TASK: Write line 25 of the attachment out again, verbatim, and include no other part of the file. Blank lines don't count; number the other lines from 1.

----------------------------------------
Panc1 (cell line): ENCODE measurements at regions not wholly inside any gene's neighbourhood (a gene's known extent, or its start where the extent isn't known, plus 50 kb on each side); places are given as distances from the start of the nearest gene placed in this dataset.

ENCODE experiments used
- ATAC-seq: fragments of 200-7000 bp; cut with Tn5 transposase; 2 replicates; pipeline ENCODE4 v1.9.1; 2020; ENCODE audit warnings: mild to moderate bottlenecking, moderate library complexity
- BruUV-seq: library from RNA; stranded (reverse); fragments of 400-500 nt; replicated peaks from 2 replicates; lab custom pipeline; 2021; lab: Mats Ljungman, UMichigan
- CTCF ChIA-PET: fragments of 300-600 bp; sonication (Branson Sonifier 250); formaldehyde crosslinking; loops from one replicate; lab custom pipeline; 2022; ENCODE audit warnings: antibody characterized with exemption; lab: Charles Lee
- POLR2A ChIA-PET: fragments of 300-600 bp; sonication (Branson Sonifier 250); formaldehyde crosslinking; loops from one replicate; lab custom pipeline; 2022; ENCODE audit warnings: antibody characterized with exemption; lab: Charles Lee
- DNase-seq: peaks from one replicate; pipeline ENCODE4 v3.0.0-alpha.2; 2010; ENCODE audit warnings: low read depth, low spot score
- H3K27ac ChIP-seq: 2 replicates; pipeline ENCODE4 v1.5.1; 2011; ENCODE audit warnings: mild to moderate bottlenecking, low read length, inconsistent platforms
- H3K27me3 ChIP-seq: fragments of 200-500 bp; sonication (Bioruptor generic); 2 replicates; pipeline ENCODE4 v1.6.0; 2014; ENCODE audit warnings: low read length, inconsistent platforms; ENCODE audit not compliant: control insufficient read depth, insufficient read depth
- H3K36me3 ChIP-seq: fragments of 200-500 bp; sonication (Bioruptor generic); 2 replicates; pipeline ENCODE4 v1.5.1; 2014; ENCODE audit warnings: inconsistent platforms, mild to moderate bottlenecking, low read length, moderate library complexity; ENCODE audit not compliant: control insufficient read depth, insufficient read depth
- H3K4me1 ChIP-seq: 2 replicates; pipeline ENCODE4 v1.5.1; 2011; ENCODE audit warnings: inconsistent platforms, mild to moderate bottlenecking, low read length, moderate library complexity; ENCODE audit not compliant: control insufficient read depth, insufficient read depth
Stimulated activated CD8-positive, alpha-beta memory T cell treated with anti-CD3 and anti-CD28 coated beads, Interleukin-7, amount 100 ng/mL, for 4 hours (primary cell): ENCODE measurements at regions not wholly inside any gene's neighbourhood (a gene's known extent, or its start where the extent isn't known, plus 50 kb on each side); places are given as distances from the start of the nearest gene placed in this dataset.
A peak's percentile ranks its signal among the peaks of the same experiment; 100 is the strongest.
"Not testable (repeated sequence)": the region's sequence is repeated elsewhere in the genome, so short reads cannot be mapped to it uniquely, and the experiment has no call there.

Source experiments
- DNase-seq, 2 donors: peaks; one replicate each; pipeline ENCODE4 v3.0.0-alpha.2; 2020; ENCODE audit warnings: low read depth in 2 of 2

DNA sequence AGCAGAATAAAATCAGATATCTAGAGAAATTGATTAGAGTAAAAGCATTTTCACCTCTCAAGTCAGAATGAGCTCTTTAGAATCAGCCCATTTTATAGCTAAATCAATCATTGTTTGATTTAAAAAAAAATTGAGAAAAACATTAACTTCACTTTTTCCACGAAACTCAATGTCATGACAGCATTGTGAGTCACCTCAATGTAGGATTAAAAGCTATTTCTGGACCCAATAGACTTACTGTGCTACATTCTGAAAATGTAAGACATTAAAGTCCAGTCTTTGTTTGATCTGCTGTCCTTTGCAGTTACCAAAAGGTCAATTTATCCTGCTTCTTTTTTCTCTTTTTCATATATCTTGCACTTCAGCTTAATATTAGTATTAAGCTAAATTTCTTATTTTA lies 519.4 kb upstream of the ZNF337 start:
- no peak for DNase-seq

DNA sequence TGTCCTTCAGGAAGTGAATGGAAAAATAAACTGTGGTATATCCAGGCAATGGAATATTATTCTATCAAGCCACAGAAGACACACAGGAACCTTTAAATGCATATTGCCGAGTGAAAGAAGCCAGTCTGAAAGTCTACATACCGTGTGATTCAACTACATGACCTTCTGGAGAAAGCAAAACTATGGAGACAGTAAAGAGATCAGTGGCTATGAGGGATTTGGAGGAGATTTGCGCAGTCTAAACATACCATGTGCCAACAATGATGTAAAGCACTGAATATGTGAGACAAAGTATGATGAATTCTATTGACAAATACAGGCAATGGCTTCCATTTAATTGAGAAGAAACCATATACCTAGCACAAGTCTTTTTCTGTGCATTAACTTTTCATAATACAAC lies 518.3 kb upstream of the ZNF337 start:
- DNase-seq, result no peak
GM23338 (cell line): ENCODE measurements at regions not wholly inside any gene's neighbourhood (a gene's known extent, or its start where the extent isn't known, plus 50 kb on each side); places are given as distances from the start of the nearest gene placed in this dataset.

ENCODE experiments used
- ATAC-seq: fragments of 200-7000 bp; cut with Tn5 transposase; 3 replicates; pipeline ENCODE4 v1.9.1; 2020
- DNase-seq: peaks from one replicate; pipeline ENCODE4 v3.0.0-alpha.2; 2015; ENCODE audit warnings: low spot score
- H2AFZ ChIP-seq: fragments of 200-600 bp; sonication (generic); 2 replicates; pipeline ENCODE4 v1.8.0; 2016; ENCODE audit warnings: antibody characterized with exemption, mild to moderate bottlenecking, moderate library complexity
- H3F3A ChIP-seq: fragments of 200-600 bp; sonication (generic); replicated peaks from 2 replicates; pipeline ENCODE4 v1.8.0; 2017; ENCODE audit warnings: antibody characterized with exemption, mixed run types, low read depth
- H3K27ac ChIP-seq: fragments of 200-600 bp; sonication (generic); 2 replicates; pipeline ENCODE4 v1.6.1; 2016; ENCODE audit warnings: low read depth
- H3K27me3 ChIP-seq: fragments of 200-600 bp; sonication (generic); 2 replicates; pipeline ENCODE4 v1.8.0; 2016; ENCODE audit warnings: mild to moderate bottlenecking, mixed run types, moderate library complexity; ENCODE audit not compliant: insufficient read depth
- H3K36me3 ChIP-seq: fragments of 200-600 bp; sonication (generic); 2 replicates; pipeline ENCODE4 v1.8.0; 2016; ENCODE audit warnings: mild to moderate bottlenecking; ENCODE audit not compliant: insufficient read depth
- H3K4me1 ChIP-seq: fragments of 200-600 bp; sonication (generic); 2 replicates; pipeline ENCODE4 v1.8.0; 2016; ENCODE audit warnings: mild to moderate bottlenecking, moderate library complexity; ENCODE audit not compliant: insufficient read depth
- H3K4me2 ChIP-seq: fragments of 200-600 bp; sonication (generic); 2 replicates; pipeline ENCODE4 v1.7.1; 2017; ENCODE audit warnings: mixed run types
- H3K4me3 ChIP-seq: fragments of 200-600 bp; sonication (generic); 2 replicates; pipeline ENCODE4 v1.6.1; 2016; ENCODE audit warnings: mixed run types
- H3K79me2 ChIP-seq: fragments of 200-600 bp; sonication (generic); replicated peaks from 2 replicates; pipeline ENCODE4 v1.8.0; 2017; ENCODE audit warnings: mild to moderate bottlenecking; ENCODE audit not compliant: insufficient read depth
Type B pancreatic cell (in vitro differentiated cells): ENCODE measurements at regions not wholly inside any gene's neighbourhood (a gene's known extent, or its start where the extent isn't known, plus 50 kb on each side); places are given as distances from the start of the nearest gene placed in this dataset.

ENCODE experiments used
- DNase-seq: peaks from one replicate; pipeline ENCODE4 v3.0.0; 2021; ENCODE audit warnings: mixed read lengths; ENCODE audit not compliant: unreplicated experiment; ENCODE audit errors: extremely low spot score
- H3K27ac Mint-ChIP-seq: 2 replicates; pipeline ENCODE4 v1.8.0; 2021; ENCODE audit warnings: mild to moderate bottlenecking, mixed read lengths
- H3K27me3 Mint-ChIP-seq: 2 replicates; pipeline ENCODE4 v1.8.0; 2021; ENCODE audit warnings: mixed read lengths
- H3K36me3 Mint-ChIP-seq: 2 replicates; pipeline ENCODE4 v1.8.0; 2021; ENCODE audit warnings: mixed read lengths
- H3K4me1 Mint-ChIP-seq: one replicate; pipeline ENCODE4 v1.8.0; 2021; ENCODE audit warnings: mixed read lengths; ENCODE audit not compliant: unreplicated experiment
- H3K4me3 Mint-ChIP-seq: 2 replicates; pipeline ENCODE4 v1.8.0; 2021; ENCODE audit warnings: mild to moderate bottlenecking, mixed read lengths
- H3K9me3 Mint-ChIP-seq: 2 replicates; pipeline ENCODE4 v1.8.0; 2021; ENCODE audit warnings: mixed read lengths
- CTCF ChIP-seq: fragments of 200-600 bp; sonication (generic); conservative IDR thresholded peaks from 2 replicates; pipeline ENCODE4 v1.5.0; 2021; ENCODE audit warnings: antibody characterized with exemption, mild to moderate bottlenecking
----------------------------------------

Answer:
- H2AFZ ChIP-seq: fragments of 200-600 bp; sonication (generic); 2 replicates; pipeline ENCODE4 v1.8.0; 2016; ENCODE audit warnings: antibody characterized with exemption, mild to moderate bottlenecking, moderate library complexity